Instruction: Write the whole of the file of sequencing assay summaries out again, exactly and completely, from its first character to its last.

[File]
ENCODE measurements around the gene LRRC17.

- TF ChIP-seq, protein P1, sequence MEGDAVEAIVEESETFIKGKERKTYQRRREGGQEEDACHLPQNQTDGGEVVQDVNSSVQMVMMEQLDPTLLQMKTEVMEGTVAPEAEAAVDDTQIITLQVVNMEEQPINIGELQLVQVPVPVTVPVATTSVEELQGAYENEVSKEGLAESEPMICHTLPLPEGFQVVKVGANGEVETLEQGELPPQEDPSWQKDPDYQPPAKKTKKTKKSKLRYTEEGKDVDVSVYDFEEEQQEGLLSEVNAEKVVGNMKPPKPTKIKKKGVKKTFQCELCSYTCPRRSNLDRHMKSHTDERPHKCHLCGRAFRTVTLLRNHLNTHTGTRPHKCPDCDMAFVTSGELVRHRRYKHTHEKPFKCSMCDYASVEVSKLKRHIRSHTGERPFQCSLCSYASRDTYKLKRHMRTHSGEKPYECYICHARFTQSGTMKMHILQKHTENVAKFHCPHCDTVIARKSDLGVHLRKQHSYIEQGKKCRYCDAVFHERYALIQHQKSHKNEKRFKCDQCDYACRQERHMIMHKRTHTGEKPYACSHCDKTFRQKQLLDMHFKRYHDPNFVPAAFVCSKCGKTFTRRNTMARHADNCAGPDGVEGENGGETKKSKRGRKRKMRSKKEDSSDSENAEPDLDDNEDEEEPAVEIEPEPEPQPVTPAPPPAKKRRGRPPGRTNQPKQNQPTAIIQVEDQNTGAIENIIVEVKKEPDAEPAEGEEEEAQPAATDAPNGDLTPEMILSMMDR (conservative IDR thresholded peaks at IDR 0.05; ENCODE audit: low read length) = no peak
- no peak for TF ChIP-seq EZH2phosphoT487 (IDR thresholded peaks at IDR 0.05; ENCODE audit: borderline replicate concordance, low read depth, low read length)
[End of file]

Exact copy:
ENCODE measurements around the gene LRRC17.

- TF ChIP-seq, protein P1, sequence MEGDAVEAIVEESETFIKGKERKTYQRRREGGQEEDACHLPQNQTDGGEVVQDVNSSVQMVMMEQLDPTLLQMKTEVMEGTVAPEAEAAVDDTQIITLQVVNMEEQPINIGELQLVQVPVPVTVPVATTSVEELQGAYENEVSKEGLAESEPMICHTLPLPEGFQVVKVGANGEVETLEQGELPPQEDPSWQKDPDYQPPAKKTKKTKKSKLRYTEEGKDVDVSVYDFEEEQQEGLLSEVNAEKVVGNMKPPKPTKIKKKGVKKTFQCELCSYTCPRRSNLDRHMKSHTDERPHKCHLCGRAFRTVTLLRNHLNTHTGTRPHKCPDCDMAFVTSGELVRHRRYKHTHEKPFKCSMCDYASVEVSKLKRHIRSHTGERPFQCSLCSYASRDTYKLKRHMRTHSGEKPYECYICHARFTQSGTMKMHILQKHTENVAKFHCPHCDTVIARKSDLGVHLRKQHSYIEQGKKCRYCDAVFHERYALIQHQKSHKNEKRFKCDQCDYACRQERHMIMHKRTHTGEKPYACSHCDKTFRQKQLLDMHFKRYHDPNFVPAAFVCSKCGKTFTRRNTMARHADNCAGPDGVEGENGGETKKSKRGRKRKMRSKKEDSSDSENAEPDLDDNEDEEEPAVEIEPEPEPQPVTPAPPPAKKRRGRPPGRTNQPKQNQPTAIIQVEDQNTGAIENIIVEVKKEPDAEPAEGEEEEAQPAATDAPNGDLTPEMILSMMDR (conservative IDR thresholded peaks at IDR 0.05; ENCODE audit: low read length) = no peak
- no peak for TF ChIP-seq EZH2phosphoT487 (IDR thresholded peaks at IDR 0.05; ENCODE audit: borderline replicate concordance, low read depth, low read length)